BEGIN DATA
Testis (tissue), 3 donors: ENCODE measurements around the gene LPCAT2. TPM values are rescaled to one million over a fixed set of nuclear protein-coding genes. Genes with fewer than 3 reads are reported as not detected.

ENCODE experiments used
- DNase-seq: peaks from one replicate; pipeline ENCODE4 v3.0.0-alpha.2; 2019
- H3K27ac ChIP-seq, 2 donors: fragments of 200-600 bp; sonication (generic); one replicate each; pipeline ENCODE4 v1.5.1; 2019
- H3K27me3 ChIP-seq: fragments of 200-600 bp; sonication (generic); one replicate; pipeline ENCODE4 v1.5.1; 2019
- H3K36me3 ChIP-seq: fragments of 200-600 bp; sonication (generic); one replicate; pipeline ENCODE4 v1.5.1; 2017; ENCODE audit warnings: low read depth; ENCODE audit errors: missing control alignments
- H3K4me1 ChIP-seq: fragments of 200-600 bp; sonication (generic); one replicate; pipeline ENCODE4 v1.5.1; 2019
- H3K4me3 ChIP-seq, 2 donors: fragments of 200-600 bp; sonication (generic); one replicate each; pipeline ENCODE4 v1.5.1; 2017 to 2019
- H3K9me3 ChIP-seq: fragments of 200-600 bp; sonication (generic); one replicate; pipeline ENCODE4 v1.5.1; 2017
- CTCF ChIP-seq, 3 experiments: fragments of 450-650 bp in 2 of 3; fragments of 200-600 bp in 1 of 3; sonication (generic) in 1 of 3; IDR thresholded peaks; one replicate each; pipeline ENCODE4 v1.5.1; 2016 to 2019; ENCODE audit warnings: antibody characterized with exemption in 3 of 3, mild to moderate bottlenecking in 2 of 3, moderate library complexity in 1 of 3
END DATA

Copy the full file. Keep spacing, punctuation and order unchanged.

Testis (tissue), 3 donors: ENCODE measurements around the gene LPCAT2. TPM values are rescaled to one million over a fixed set of nuclear protein-coding genes. Genes with fewer than 3 reads are reported as not detected.

ENCODE experiments used
- DNase-seq: peaks from one replicate; pipeline ENCODE4 v3.0.0-alpha.2; 2019
- H3K27ac ChIP-seq, 2 donors: fragments of 200-600 bp; sonication (generic); one replicate each; pipeline ENCODE4 v1.5.1; 2019
- H3K27me3 ChIP-seq: fragments of 200-600 bp; sonication (generic); one replicate; pipeline ENCODE4 v1.5.1; 2019
- H3K36me3 ChIP-seq: fragments of 200-600 bp; sonication (generic); one replicate; pipeline ENCODE4 v1.5.1; 2017; ENCODE audit warnings: low read depth; ENCODE audit errors: missing control alignments
- H3K4me1 ChIP-seq: fragments of 200-600 bp; sonication (generic); one replicate; pipeline ENCODE4 v1.5.1; 2019
- H3K4me3 ChIP-seq, 2 donors: fragments of 200-600 bp; sonication (generic); one replicate each; pipeline ENCODE4 v1.5.1; 2017 to 2019
- H3K9me3 ChIP-seq: fragments of 200-600 bp; sonication (generic); one replicate; pipeline ENCODE4 v1.5.1; 2017
- CTCF ChIP-seq, 3 experiments: fragments of 450-650 bp in 2 of 3; fragments of 200-600 bp in 1 of 3; sonication (generic) in 1 of 3; IDR thresholded peaks; one replicate each; pipeline ENCODE4 v1.5.1; 2016 to 2019; ENCODE audit warnings: antibody characterized with exemption in 3 of 3, mild to moderate bottlenecking in 2 of 3, moderate library complexity in 1 of 3